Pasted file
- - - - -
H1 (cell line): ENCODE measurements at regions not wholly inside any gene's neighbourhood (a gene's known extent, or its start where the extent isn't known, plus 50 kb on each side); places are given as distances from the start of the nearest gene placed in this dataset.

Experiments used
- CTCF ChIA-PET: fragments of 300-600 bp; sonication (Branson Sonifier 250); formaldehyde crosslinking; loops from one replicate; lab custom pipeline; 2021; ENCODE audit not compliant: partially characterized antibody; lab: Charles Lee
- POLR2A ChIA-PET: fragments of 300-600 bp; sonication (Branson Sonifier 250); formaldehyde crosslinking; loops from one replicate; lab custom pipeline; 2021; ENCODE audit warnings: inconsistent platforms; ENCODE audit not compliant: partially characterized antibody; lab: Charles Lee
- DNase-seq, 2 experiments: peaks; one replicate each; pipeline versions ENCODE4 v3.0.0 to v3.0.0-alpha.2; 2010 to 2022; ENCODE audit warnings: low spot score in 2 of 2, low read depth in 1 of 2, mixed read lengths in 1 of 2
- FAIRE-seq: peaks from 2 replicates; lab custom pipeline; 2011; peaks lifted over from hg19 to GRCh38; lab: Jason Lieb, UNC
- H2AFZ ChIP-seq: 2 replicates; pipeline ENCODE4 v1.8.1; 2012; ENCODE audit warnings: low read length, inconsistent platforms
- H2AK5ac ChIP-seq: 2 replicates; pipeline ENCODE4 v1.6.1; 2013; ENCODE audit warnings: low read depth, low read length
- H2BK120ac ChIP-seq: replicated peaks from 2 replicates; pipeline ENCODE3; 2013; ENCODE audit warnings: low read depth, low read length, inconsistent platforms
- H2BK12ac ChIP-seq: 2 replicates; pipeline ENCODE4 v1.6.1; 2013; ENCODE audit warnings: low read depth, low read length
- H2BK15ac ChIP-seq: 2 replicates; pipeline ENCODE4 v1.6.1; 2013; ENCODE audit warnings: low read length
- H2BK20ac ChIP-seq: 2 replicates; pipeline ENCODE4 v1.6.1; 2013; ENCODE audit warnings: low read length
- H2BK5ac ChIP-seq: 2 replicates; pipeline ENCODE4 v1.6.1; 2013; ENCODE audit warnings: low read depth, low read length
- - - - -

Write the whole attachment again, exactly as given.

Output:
H1 (cell line): ENCODE measurements at regions not wholly inside any gene's neighbourhood (a gene's known extent, or its start where the extent isn't known, plus 50 kb on each side); places are given as distances from the start of the nearest gene placed in this dataset.

Experiments used
- CTCF ChIA-PET: fragments of 300-600 bp; sonication (Branson Sonifier 250); formaldehyde crosslinking; loops from one replicate; lab custom pipeline; 2021; ENCODE audit not compliant: partially characterized antibody; lab: Charles Lee
- POLR2A ChIA-PET: fragments of 300-600 bp; sonication (Branson Sonifier 250); formaldehyde crosslinking; loops from one replicate; lab custom pipeline; 2021; ENCODE audit warnings: inconsistent platforms; ENCODE audit not compliant: partially characterized antibody; lab: Charles Lee
- DNase-seq, 2 experiments: peaks; one replicate each; pipeline versions ENCODE4 v3.0.0 to v3.0.0-alpha.2; 2010 to 2022; ENCODE audit warnings: low spot score in 2 of 2, low read depth in 1 of 2, mixed read lengths in 1 of 2
- FAIRE-seq: peaks from 2 replicates; lab custom pipeline; 2011; peaks lifted over from hg19 to GRCh38; lab: Jason Lieb, UNC
- H2AFZ ChIP-seq: 2 replicates; pipeline ENCODE4 v1.8.1; 2012; ENCODE audit warnings: low read length, inconsistent platforms
- H2AK5ac ChIP-seq: 2 replicates; pipeline ENCODE4 v1.6.1; 2013; ENCODE audit warnings: low read depth, low read length
- H2BK120ac ChIP-seq: replicated peaks from 2 replicates; pipeline ENCODE3; 2013; ENCODE audit warnings: low read depth, low read length, inconsistent platforms
- H2BK12ac ChIP-seq: 2 replicates; pipeline ENCODE4 v1.6.1; 2013; ENCODE audit warnings: low read depth, low read length
- H2BK15ac ChIP-seq: 2 replicates; pipeline ENCODE4 v1.6.1; 2013; ENCODE audit warnings: low read length
- H2BK20ac ChIP-seq: 2 replicates; pipeline ENCODE4 v1.6.1; 2013; ENCODE audit warnings: low read length
- H2BK5ac ChIP-seq: 2 replicates; pipeline ENCODE4 v1.6.1; 2013; ENCODE audit warnings: low read depth, low read length